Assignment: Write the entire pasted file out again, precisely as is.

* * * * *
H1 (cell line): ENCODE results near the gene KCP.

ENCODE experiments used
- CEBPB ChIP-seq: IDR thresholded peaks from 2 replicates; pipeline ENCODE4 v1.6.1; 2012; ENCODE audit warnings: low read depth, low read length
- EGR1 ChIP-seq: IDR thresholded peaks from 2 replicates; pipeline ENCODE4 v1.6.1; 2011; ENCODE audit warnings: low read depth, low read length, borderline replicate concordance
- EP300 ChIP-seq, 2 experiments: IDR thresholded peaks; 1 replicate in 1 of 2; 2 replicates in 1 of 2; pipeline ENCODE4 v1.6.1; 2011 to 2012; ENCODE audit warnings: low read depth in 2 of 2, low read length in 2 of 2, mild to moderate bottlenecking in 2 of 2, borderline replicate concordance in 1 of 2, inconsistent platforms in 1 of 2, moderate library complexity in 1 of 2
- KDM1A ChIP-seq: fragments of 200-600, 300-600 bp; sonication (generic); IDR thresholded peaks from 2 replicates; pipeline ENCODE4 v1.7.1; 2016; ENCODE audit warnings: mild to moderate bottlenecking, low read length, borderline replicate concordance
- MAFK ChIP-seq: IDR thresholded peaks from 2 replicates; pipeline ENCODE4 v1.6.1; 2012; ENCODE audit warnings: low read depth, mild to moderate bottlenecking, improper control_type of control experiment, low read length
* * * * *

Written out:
H1 (cell line): ENCODE results near the gene KCP.

ENCODE experiments used
- CEBPB ChIP-seq: IDR thresholded peaks from 2 replicates; pipeline ENCODE4 v1.6.1; 2012; ENCODE audit warnings: low read depth, low read length
- EGR1 ChIP-seq: IDR thresholded peaks from 2 replicates; pipeline ENCODE4 v1.6.1; 2011; ENCODE audit warnings: low read depth, low read length, borderline replicate concordance
- EP300 ChIP-seq, 2 experiments: IDR thresholded peaks; 1 replicate in 1 of 2; 2 replicates in 1 of 2; pipeline ENCODE4 v1.6.1; 2011 to 2012; ENCODE audit warnings: low read depth in 2 of 2, low read length in 2 of 2, mild to moderate bottlenecking in 2 of 2, borderline replicate concordance in 1 of 2, inconsistent platforms in 1 of 2, moderate library complexity in 1 of 2
- KDM1A ChIP-seq: fragments of 200-600, 300-600 bp; sonication (generic); IDR thresholded peaks from 2 replicates; pipeline ENCODE4 v1.7.1; 2016; ENCODE audit warnings: mild to moderate bottlenecking, low read length, borderline replicate concordance
- MAFK ChIP-seq: IDR thresholded peaks from 2 replicates; pipeline ENCODE4 v1.6.1; 2012; ENCODE audit warnings: low read depth, mild to moderate bottlenecking, improper control_type of control experiment, low read length